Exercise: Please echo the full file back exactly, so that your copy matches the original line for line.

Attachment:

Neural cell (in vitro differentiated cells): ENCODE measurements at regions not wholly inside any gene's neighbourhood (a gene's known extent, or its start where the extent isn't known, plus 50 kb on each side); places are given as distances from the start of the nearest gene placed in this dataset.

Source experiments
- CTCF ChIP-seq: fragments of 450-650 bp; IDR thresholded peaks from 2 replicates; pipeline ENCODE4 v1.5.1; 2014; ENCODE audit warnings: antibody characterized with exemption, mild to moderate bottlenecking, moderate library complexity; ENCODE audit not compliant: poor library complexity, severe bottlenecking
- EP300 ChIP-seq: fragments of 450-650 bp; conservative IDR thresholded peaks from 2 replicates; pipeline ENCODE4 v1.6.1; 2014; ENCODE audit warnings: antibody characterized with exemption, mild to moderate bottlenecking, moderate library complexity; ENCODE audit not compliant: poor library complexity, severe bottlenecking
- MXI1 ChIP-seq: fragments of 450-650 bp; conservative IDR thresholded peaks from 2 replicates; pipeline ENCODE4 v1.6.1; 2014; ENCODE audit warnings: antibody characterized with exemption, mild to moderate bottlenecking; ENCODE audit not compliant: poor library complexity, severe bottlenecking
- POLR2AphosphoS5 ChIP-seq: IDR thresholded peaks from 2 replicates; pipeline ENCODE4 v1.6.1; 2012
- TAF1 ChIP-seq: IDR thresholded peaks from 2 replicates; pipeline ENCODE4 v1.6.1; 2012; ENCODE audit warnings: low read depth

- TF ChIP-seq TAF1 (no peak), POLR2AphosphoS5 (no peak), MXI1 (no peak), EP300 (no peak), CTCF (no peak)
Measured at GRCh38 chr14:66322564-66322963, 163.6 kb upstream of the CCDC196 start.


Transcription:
Neural cell (in vitro differentiated cells): ENCODE measurements at regions not wholly inside any gene's neighbourhood (a gene's known extent, or its start where the extent isn't known, plus 50 kb on each side); places are given as distances from the start of the nearest gene placed in this dataset.

Source experiments
- CTCF ChIP-seq: fragments of 450-650 bp; IDR thresholded peaks from 2 replicates; pipeline ENCODE4 v1.5.1; 2014; ENCODE audit warnings: antibody characterized with exemption, mild to moderate bottlenecking, moderate library complexity; ENCODE audit not compliant: poor library complexity, severe bottlenecking
- EP300 ChIP-seq: fragments of 450-650 bp; conservative IDR thresholded peaks from 2 replicates; pipeline ENCODE4 v1.6.1; 2014; ENCODE audit warnings: antibody characterized with exemption, mild to moderate bottlenecking, moderate library complexity; ENCODE audit not compliant: poor library complexity, severe bottlenecking
- MXI1 ChIP-seq: fragments of 450-650 bp; conservative IDR thresholded peaks from 2 replicates; pipeline ENCODE4 v1.6.1; 2014; ENCODE audit warnings: antibody characterized with exemption, mild to moderate bottlenecking; ENCODE audit not compliant: poor library complexity, severe bottlenecking
- POLR2AphosphoS5 ChIP-seq: IDR thresholded peaks from 2 replicates; pipeline ENCODE4 v1.6.1; 2012
- TAF1 ChIP-seq: IDR thresholded peaks from 2 replicates; pipeline ENCODE4 v1.6.1; 2012; ENCODE audit warnings: low read depth

- TF ChIP-seq TAF1 (no peak), POLR2AphosphoS5 (no peak), MXI1 (no peak), EP300 (no peak), CTCF (no peak)
Measured at GRCh38 chr14:66322564-66322963, 163.6 kb upstream of the CCDC196 start.